Sunday, September 02, 2007


I discovered a few good books during my recent visit to National Bookstore. In particular, 4 new titles caught my attention and these are: The Set – Up to Fail Syndrome by Manzoni and Barsoux; Marketing to Women, How to Increase Your Share of the World’s Largest Market by Warti Barletta; The Edge of Evolution, The search for the Limits of Darwinism by Michael Behe; and lastly, The Woman’s Advantage, 20 Women Entrepreneurs Show What It Takes to Grow Your Business by Mary Cantado. The first book, The Set – Up to Fail Syndrome talks about the findings of Drs. Manzoni and Barsoux, both are psychologists studying boss – employee relationships. In particular, both discovered a curious phenomenon, the Set – Up to Fail Syndrome wherein almost always the performance of under – performing employees (“laggards”) never seemed to improve but in fact deteriorated even further when their bosses intervene in their activities just to “help” them out. It is a puzzling find albeit one that holds great importance for people in leadership position be it the CEO, the floor supervisor, or even the team leader. It is puzzling since one would naturally expect that with intervention from “higher ups” in a under – performing employee’s activities, these under – performing employees would easily make the grade but the truth of the matter is, not only these under – performing employees fail to make the grade, their performance went from bad to worse. According to the authors, the culprit is pressure. Under – performing employees are under great deal of pressure to succeed and the constant “look over the shoulder” type of supervision puts an even greater pressure on them. As such, they are prone to commit even more mistakes. Furthermore, the close supervision and constant scrutiny will likely uncover more mistakes, mistakes that are previously glossed over. The solution according to the authors is to back off from “helping” these under – performing employees and instead, motivate them and coach them. In short, don’t micro – manage, maintain distance, keep your trust on them, give them a chance to redeem themselves, and let them do what they do best. It is a hard thing to do especially when you have your own performance to take care of but this is according to them, the best way to do it. The second book, “Marketing to Women” is a fairly obvious book. I mean it is general knowledge that women and shopping are inseparable and hence, it is only logical for someone to think of ways to “convince” women to shop even more (as if women need convincing)! My only reaction to the book is that what took Barletta this long to come up a book like that. It should have come out years ago. Well, better late than never. The third book, The Edge of Evolution is a very provocative book. Here the author, Michael Behe explores the common misconception about Darwinian evolution through scientific research and experimentation. His thesis is that evolution do exists but it is not as random or chaotic as what is first perceived by Darwin. In fact, according to him, evolution followed a “logical” path, which signifies intelligent design. In other words, he “seemed” to suggest that there is an intelligent being behind all the grand design in this universe but instead of popping out of nowhere, all things evolved according to a master plan. Haven’t read it though but it do make me wonder, why evolution and not straight forward creation if his thesis would so suggest? Anyway, the last book that I saw is “The Advantage of Women”, which is probably a collected anecdotes of successful women entrepreneurs on their “their secret of success”. Not that I have anything against the concept of women entrepreneurs as my mom being one of them but I am just wondering what “advantages” does a woman entrepreneur have over their male counterparts? Female intuition? I guess not. I haven’t read the book yet and I might not but I do have a few ideas about women entrepreneurs based on experience with my mom and a few customers (who happened to be women entrepreneurs) I’m dealing with. Based on my observation on Filipino businesses (and a few Filipino – Chinese businesses), women are natural accountants regardless whether they took up accounting courses or not. Probably, this has to do with a woman’s training to become a homemaker during their youth. Most of the time, I encounter women purchasing my products. By purchasing, I meant that they look for the product they need, they canvass the price and later on, negotiate the price, haggle for terms and services (alternatively speaking, this may have to do with a woman’s inborn affinity with shopping). Furthermore, in most husband and wife team engaging in business, it is the woman who handles the funds, i.e., the payment of dues, the disbursement of petty cash, the receipt of incomes, and the control of expenditures. Except for Ilocanos, I always collect the dues from the wife, rarely from the husband. I contact the husbands for purchase orders. I deal with the husbands and I shook their hands but at the end of the day, I face their wife and receive from their wife’s hand the payment for their purchases. Always, in a husband and wife business team set – up, it is the wife who handles purchasing (the canvassing and price negotiating aspect), accounting and finance. The husband on the other hand does the dirty work of the actual operations (manufacturing etc) and logistics, which generally refers to the pick of raw materials from suppliers and the delivery of finish products to the customers. The HR or human resources development and marketing functions can either be handled by the husband or the wife but generally, in my experience, if the wife is the “dominant” partner in the business tag team; both functions (HR and marketing) are also performed by the wife. For Ilocanos, the wife’s role in business is usually limited to operations. So what’s the advantage of a woman entrepreneur? Well, I guess for Filipino family businesses, it is the ability of the woman to control and regulate the cash flows of the business. Cash is the life blood of any business. I mean it doesn’t matter if the business is earning tremendous profit or actually making a killing in sales but if it runs out of cash, it is going to shut its door tight because it can’t pay its bills and most importantly, its people. I’ve seen companies (clients of mine) with tremendous potential went belly up because they mismanage their cash flow. And this is where women entrepreneurs spell the difference. This is the “advantage” of women entrepreneurs, Filipino women entrepreneurs.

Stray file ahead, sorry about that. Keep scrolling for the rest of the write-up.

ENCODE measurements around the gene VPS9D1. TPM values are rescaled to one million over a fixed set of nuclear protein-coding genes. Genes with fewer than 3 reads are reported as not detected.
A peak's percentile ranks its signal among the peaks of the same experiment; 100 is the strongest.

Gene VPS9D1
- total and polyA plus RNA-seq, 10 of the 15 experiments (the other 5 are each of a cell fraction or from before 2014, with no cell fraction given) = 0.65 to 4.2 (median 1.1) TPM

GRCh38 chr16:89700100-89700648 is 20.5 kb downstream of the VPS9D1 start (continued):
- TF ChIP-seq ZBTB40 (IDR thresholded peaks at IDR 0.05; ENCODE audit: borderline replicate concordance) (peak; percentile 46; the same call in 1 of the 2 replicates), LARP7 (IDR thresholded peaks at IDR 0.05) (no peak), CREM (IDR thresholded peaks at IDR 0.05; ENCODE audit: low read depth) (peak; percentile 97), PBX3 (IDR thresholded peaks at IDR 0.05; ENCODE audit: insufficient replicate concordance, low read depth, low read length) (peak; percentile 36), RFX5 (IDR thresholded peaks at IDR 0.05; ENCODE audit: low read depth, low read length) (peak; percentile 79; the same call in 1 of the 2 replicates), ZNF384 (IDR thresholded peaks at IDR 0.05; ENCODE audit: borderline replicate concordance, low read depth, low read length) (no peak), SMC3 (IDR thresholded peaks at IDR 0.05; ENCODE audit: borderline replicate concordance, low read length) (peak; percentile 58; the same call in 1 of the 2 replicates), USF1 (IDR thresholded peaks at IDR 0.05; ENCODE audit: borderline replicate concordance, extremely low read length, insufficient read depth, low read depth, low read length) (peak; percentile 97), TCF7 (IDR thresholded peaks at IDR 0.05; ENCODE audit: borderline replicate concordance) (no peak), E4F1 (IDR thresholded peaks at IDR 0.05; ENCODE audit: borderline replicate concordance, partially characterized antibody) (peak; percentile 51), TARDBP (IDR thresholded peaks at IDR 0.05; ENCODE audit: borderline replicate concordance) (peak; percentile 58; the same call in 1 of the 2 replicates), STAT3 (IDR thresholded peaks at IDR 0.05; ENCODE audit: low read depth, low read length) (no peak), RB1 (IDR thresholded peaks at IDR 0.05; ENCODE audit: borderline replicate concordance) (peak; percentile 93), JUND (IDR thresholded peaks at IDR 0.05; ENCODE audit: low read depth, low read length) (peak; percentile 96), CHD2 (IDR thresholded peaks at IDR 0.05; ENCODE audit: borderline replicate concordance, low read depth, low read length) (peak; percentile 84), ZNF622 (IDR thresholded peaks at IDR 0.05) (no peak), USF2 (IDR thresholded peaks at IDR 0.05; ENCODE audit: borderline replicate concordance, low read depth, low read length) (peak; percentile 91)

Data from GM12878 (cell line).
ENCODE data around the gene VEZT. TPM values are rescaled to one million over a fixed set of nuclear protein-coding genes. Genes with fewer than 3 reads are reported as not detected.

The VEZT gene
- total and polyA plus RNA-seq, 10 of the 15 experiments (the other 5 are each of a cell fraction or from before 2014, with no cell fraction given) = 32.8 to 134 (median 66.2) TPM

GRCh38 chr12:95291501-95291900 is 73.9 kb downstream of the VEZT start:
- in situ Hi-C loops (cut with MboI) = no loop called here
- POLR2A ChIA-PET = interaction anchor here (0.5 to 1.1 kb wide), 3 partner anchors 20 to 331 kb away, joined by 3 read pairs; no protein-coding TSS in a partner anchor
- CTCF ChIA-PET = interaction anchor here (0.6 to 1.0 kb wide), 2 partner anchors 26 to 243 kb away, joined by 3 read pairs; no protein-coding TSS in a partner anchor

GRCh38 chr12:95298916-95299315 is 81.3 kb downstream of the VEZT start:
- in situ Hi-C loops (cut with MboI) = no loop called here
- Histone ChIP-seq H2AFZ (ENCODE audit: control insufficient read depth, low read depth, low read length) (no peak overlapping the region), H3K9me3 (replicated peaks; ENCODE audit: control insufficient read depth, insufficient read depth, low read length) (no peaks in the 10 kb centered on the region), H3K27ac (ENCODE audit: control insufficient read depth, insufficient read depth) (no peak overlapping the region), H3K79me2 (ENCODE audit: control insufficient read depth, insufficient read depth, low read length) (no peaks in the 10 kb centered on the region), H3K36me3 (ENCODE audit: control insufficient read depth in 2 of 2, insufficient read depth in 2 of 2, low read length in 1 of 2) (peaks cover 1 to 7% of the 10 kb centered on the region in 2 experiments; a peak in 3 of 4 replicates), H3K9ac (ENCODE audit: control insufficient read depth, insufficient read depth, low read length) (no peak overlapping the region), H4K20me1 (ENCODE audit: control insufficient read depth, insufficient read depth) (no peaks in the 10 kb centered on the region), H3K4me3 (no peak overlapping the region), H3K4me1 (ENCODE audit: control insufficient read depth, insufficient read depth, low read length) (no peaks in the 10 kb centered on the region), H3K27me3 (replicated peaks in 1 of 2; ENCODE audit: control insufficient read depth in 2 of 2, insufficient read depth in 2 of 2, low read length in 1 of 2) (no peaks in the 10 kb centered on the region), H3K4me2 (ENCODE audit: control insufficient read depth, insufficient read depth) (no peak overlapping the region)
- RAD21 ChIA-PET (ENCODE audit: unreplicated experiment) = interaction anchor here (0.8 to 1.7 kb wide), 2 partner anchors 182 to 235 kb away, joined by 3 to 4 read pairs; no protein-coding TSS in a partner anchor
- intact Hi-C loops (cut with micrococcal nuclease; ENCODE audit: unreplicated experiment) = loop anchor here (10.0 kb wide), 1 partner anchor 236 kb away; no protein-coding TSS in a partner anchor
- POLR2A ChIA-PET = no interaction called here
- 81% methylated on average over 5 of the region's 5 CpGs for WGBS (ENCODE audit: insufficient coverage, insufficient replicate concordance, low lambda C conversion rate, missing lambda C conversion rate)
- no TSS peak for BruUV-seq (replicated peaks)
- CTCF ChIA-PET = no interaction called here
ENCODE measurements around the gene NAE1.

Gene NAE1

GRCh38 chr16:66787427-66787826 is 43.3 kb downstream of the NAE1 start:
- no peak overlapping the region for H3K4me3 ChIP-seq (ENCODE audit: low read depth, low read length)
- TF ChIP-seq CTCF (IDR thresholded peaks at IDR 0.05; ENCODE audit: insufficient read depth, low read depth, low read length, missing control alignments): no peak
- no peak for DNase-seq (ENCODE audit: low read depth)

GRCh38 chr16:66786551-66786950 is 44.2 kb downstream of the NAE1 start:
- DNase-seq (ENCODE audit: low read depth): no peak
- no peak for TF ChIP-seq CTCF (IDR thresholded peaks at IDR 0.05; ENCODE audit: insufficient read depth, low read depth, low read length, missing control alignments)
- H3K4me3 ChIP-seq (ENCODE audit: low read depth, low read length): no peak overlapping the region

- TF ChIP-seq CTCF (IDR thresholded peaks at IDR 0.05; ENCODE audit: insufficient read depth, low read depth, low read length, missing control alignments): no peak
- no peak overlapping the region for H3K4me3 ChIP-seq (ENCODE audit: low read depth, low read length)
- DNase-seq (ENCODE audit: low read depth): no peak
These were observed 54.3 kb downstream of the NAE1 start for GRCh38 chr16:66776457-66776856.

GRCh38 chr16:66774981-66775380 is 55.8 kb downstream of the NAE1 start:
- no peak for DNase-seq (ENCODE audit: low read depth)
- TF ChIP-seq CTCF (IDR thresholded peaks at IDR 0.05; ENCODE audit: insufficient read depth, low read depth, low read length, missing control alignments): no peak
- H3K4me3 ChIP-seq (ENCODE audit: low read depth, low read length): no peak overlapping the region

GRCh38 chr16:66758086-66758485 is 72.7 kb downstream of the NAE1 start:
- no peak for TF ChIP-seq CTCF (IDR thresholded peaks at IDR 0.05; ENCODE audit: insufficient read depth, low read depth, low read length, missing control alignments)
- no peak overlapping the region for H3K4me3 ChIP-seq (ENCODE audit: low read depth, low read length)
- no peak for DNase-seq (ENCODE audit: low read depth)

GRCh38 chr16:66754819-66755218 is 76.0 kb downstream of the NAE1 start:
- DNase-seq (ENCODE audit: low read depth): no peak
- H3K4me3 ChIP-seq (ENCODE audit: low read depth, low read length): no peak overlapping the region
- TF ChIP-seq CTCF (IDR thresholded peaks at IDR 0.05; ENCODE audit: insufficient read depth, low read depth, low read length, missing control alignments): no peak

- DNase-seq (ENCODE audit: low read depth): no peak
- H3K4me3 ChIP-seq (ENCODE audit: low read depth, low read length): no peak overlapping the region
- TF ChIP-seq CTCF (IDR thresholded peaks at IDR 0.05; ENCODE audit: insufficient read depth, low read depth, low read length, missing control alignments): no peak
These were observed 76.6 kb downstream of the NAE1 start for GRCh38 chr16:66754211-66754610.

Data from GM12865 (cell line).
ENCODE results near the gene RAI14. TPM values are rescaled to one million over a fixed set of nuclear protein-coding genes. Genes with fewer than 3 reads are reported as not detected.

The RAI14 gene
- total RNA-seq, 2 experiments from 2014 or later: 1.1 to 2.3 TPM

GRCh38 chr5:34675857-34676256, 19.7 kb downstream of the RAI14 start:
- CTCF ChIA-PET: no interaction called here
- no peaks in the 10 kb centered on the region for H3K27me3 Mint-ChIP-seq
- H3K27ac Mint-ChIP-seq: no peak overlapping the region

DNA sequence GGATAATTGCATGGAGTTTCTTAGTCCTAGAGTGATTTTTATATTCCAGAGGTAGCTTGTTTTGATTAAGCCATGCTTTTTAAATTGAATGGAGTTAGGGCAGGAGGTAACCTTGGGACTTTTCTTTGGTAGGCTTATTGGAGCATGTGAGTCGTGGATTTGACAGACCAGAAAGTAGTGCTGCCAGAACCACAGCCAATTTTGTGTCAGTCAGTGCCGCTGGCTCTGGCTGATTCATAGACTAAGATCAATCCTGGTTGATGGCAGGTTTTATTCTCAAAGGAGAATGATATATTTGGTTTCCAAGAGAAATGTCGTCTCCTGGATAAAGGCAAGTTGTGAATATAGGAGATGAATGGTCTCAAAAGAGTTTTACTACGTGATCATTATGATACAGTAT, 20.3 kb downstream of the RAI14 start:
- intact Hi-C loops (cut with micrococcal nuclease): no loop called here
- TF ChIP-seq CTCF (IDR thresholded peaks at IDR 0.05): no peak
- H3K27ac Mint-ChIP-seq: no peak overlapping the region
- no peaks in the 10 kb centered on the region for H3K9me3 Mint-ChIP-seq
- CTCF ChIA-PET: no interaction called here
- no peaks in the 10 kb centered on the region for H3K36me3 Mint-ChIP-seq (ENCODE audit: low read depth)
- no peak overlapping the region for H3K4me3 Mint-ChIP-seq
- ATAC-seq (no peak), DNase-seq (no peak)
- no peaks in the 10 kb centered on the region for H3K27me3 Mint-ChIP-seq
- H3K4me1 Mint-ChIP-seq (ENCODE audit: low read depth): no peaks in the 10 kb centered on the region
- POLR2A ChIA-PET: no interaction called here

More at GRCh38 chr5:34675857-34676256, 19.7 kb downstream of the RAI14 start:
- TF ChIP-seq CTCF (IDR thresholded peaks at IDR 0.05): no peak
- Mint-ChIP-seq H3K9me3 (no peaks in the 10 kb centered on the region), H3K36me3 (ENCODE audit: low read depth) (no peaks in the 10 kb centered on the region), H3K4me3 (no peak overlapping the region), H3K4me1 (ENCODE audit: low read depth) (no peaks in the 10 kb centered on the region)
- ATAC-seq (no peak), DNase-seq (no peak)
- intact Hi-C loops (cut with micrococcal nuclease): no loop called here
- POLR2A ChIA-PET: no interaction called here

I also happen to come across a nice business quote of wisdom if I may say. I got this from the book, “The Three Tensions” by Dodd and Favaro. This is actually a business book on finding a “solution” to the age old business problem of balancing sales revenue and profitability, of balancing short term success and long term viability, and of balancing investment and financial health. The quote goes like this; one day, a divisional manager approaches his CEO and complains about the tasks put forth on him that of growing the revenues through increase in sales and at the same time, maintain a certain margin. The divisional manager complains that if he wants to attain a certain revenue growth objective, he had to somewhat cut down the price in order to generate demand but in doing so, he inevitably won’t attain his profit goals. The divisional manager is in a bind on what to do. The CEO then told him the story of a mud hut. In olden times when there is still no electricity, the only way for the people living inside the mud hut to see what they’re doing is to punch a hole in the walls of the hut. To maximize daylight, more holes are needed but the problem is, air; cold air invariably got into the room full of holes. Logic dictates that in order to maintain the warmth inside the hut, there should be no holes on the wall but that would deprive the occupants of the light. So what’s the best solution? According to the CEO, it is not determining the number of holes in the wall needed to maintain just enough warmth in the hut as well as provide the minimum amount of light needed but to discover glass that could allow light to pass through and at the same time shut out the cold air. The moral of the story, never waste your time trying to decide the trade – offs needed to satisfy multiple objectives. Instead, focus your effort in thinking out of the box for a genuine solution to the problem – inventing the glass.